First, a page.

The Nikon D3200 is an entry-level DSLR with a friendly guide mode - ideal for fledgling shutterbugs that don't know their aperture from their ISO
Update: The Nikon D3300 was announced at CES as the D3200's successor. The new camera features a series of performance tweaks including a newer processor, an expanded ISO range and a brand new retractable lens. Check out our Nikon D3300 review: Hands-on
Following on from its predecessor, the Nikon D3100, though not replacing it, the brand new Nikon D3200 has upped the ante for entry-level DSLRs, thanks to its show-stopping 24-megapixel sensor.
Going up against the likes of the Sony Alpha A65 and the Canon EOS 600D, the Nikon D3200 has got its work cut out when it comes to earning a place in our Best Digital SLRs list.
The D3200's lightweight chassis, which hasn't changed much in design terms since the previous model, weighs in at just 505g (with battery and memory card) which means that it never becomes cumbersome, even after carting it around all day.
At 125 x 96 x 76.5 mm, the chassis isn't too chunky, but still remains reassuringly sturdy and while Nikon makes no claims about waterproofing, the D3200 proved to be reasonably resilient to the elements when we tested it in the pouring rain.
The D3200 is available in conventional black or a shiny red finish, should you be so inclinded.
One of the key selling points on the new snapper is the guide mode. Enhanced since its inclusion on the D3100, this nifty feature is easily accessible via the top-mounted dial and holds your hand through the basics.
Teaching you how to set up a variety of shots, it even includes examples of how the pictures should look.
For example, one of the tutorials shows you how to get the best picture of a sunset by tweaking the white balance to capture the red tones. Follow the suggestions, alter the settings and the picture will change to reflect how the finished article will look.
There may be a few kinks to iron out (such as the overeager pop-up flash), but it's a damn good starting point for newbies.
Nikon D3200: Controls
Controls haven't changed too much since the previous model so you'll get the familiar top-mounted dial which is easy to use, but sturdy enough that it won't get knocked onto a different setting while at rest in your bag.
There are a couple of additions including the Live View button that lets you switch easily between the viewfinder and the LCD, making things a little more familiar for those stepping up from a compact.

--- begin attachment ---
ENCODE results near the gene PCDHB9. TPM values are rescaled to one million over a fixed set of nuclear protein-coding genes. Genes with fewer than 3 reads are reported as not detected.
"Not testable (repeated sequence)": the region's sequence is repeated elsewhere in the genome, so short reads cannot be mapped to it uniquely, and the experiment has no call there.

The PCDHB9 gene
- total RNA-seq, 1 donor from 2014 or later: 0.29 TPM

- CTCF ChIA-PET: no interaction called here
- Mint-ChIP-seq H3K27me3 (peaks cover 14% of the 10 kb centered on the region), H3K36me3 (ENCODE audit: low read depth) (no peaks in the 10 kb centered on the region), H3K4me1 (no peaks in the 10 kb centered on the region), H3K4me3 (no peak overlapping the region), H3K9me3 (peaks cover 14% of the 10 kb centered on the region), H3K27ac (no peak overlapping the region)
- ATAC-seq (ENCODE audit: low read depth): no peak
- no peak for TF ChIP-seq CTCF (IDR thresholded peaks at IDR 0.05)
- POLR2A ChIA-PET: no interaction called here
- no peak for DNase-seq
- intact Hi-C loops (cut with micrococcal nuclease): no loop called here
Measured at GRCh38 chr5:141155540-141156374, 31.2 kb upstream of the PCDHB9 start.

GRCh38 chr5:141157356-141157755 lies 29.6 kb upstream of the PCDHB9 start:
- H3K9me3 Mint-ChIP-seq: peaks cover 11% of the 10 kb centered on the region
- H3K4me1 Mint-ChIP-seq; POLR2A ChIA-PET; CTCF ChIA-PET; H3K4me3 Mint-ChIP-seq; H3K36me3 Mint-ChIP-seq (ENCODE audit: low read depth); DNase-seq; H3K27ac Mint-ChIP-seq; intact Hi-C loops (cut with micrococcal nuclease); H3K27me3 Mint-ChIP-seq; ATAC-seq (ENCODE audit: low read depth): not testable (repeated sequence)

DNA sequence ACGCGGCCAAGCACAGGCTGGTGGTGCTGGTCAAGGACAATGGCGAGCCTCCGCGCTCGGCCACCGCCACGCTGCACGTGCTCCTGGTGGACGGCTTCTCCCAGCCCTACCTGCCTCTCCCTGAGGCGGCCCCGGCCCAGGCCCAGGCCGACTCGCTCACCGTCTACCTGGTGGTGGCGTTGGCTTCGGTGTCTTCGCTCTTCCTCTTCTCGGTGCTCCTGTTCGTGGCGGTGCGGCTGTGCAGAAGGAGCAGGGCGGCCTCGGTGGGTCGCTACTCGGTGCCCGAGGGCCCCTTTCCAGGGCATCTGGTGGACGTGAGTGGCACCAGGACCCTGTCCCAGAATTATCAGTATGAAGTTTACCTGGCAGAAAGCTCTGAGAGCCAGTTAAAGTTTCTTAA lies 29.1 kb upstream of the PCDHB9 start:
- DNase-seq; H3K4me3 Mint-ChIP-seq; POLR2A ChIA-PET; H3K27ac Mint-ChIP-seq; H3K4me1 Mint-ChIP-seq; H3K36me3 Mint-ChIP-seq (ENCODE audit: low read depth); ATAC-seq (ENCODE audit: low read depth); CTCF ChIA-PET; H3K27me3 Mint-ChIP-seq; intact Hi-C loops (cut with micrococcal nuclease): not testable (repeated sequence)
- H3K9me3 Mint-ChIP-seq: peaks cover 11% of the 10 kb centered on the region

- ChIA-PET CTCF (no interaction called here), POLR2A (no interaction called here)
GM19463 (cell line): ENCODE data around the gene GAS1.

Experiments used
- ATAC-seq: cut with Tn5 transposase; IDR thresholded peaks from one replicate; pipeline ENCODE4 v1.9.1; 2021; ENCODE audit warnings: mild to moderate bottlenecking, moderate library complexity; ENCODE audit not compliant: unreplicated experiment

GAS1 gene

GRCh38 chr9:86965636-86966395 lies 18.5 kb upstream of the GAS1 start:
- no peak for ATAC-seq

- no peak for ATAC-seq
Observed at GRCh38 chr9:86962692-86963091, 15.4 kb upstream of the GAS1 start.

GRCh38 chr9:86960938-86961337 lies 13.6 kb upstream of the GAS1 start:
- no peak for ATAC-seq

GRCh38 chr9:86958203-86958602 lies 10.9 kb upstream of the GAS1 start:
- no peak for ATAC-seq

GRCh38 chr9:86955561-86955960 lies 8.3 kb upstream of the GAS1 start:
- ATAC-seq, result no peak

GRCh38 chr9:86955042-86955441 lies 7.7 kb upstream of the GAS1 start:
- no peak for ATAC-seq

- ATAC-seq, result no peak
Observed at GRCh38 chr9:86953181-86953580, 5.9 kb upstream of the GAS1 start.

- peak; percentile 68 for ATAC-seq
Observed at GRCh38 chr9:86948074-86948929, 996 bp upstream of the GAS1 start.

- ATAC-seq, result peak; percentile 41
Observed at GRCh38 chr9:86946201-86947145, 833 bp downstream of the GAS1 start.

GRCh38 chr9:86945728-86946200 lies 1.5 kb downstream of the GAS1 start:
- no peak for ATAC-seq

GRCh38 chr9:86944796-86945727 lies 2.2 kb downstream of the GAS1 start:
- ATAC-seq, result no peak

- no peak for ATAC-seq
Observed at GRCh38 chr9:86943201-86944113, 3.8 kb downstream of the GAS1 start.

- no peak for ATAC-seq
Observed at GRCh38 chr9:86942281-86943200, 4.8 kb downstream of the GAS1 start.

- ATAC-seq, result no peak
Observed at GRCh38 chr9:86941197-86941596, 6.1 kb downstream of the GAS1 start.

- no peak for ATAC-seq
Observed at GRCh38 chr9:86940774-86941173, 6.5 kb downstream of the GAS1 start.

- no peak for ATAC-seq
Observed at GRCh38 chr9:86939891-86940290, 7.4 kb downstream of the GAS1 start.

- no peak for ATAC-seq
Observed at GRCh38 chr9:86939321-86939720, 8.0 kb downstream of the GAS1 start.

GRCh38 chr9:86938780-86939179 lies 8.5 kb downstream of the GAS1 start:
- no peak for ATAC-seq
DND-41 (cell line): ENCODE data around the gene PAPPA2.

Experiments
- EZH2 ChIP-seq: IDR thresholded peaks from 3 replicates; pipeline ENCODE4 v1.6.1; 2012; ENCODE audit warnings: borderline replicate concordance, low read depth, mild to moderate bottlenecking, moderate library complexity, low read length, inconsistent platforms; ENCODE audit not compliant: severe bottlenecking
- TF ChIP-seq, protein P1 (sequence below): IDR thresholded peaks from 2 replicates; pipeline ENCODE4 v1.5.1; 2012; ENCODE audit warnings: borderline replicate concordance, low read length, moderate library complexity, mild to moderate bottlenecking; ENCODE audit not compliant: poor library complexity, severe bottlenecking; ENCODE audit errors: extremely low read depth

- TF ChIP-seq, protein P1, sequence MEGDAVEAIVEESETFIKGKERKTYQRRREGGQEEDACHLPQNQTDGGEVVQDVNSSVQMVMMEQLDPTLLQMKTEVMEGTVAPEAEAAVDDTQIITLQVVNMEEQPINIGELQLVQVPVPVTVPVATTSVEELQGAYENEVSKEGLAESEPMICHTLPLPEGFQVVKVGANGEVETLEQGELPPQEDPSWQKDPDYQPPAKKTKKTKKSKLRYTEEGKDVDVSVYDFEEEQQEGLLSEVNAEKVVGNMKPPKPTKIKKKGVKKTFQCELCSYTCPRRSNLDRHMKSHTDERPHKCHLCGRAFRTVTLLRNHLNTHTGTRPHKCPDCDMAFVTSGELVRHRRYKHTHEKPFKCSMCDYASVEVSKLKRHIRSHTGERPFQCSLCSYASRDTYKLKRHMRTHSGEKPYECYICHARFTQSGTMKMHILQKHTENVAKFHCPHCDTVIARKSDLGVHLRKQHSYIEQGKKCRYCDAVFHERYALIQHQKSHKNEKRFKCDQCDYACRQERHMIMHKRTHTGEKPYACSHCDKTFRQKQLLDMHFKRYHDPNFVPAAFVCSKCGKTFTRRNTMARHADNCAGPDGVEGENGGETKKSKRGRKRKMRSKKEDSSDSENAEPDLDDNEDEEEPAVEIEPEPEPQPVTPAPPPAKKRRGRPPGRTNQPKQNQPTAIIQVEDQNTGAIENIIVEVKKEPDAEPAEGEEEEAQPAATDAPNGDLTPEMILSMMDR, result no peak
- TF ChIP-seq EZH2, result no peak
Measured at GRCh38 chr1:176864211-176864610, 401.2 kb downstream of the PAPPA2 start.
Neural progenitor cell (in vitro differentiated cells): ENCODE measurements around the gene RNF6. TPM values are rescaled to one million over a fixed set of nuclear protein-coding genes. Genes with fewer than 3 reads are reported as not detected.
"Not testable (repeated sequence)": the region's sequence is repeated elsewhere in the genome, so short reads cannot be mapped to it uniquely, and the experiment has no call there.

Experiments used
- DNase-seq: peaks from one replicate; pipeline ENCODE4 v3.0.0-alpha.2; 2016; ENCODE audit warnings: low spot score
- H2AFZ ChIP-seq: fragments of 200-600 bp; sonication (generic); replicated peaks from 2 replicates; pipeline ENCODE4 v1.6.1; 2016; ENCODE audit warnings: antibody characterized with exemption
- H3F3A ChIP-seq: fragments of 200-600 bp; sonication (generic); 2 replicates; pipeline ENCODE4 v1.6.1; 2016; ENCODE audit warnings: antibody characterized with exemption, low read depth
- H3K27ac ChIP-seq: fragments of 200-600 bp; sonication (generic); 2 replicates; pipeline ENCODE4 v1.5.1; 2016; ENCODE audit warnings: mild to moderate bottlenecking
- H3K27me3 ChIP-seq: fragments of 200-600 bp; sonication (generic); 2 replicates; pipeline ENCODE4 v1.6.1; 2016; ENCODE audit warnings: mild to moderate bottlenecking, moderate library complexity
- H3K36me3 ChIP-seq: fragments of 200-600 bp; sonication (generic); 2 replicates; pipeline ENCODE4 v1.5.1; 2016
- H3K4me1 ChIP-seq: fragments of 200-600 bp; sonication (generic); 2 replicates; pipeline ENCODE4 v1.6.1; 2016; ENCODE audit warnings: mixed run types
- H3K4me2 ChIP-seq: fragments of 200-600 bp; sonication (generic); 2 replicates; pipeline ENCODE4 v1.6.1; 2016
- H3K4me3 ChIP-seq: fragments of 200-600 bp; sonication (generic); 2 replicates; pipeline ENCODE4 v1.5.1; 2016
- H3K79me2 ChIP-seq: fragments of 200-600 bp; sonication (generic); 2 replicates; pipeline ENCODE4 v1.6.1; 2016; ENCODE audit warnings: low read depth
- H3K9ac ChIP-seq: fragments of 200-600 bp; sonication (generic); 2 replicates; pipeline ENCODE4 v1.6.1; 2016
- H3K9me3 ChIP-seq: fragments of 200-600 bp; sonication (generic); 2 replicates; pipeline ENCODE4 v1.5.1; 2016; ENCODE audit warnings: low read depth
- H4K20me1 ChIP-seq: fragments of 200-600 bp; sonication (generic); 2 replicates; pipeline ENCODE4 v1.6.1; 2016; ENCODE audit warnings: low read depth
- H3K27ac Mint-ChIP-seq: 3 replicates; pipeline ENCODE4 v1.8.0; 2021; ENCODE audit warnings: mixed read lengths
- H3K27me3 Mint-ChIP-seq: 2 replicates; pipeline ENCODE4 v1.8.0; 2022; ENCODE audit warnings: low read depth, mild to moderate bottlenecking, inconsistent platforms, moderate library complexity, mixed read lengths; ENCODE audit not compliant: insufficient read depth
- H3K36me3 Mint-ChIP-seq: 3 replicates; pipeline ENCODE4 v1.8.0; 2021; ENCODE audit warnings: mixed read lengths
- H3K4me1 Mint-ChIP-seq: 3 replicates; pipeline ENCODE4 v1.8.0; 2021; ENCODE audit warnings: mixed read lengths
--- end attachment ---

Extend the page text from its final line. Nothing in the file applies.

What's more, there's now a dedicated video button so that you won't have to waste time wading through seemingly endless menus for fast movie capture.
Nikon D3200: Screen
The 3-inch (7.5cm) LCD sports an improved 921k-dot resolution which offers sharp images and a decent viewing angle. It might have been a nice touch to include a adjustable screen for shooting at awkward angles, but it's certainly not a deal-breaker.
Also, the colour reproduction on the screen wasn't the best we've seen so it's not always possible to get an entirely realistic idea of how your final image will looks, in terms of tones.
Nikon D3200: Battery
The D3200 comes with an EN-EL14 rechargeable Li-ion battery which will give you up to 540 shots, says Nikon. Battery life is excellent – we used the camera for a full day (and more besides) without needing to recharge or resort to a spare battery.
Nikon D3200: Picture quality
The powerful 24-megapixel sensor is great news for beginners as the top-notch picture quality means there's plenty of scope for cropping with minimal loss of detail, so even if you're framing has gone awry you should still be able to get good results.
There are also plenty of options for in-camera editing, such as straightening up wonky horizons, which is ideal for those learning the ropes.
The 11-point auto focus hasn't changed since previous models, although you can choose the AF point yourself (or just sit back and the let the camera do the work).
As we'd expect from the 24-megapixel sensor, not to mention the Expeed 3 processor that can be found on the brand's flagship models such as the Nikon D4, picture quality is superb, particularly for a starter-level snapper, while image noise is really only noticeable when the ISO setting is whacked up to full.
Nikon D3200: Video
For wannabe movie makers, the D3200 offers a strong video performance, capturing 1080p footage at up to 30fps. Footage we shot was surprisingly clear and punchy, despite it being shot on a rather overcast day.
What's more, there's an external microphone input so you won't be plagued by pesky motor sounds picked up by the on-board mic - a small touch but something that's not available as standard on all rival models.
Nikon D3200: Verdict
The Nikon D3200 is a little on the pricey side, almost edging it into the mid-range, but great if you're a DLSR beginner looking for a friendly camera that offers stunning picture quality. It's very slightly let down by the quality of the LCD screen, but there's little else to complain about here.
This is one of the best beginner DSLRs around with stunning picture quality and a friendly guide mode. It's not the cheapest, though.
Nikon D3200 availability: Available now
Nikon D3200 price: £559.99 (body only), £649.99 (with 18-55 VRmm lens)